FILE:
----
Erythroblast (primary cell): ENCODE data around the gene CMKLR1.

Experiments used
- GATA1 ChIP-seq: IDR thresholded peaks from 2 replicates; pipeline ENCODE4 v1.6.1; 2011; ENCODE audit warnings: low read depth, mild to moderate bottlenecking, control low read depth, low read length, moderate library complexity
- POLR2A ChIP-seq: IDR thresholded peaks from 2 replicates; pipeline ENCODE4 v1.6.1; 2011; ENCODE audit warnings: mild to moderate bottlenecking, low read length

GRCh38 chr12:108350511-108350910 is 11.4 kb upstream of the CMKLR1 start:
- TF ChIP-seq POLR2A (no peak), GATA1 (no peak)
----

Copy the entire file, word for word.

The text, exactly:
Erythroblast (primary cell): ENCODE data around the gene CMKLR1.

Experiments used
- GATA1 ChIP-seq: IDR thresholded peaks from 2 replicates; pipeline ENCODE4 v1.6.1; 2011; ENCODE audit warnings: low read depth, mild to moderate bottlenecking, control low read depth, low read length, moderate library complexity
- POLR2A ChIP-seq: IDR thresholded peaks from 2 replicates; pipeline ENCODE4 v1.6.1; 2011; ENCODE audit warnings: mild to moderate bottlenecking, low read length

GRCh38 chr12:108350511-108350910 is 11.4 kb upstream of the CMKLR1 start:
- TF ChIP-seq POLR2A (no peak), GATA1 (no peak)